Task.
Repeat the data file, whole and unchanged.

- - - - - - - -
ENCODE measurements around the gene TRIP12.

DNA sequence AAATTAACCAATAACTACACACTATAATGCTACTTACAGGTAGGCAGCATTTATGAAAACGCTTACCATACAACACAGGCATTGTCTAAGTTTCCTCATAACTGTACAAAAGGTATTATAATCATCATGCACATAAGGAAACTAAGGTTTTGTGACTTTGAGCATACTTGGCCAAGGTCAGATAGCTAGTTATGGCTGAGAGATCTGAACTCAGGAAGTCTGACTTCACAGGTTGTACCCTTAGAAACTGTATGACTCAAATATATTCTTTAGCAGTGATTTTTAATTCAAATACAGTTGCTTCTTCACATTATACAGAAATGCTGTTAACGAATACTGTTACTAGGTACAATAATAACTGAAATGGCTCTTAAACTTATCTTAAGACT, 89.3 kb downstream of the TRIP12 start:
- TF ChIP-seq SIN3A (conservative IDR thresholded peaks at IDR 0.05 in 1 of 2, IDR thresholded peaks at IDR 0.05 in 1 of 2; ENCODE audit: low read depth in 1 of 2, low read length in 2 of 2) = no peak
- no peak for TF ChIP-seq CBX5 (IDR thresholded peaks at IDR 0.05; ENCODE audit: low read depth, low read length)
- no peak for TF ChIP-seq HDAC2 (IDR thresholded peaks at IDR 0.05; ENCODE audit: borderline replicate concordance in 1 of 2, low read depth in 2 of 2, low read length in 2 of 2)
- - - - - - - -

ENCODE measurements around the gene TRIP12.

DNA sequence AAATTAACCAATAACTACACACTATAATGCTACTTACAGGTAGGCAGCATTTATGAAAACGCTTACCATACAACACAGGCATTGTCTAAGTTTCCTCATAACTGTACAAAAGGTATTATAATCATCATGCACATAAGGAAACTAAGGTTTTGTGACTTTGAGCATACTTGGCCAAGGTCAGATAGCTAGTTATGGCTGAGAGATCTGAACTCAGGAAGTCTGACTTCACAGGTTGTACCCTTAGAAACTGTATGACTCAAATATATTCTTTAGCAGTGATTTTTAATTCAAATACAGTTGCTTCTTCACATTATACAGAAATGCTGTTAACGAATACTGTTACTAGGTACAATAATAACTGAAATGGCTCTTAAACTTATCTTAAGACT, 89.3 kb downstream of the TRIP12 start:
- TF ChIP-seq SIN3A (conservative IDR thresholded peaks at IDR 0.05 in 1 of 2, IDR thresholded peaks at IDR 0.05 in 1 of 2; ENCODE audit: low read depth in 1 of 2, low read length in 2 of 2) = no peak
- no peak for TF ChIP-seq CBX5 (IDR thresholded peaks at IDR 0.05; ENCODE audit: low read depth, low read length)
- no peak for TF ChIP-seq HDAC2 (IDR thresholded peaks at IDR 0.05; ENCODE audit: borderline replicate concordance in 1 of 2, low read depth in 2 of 2, low read length in 2 of 2)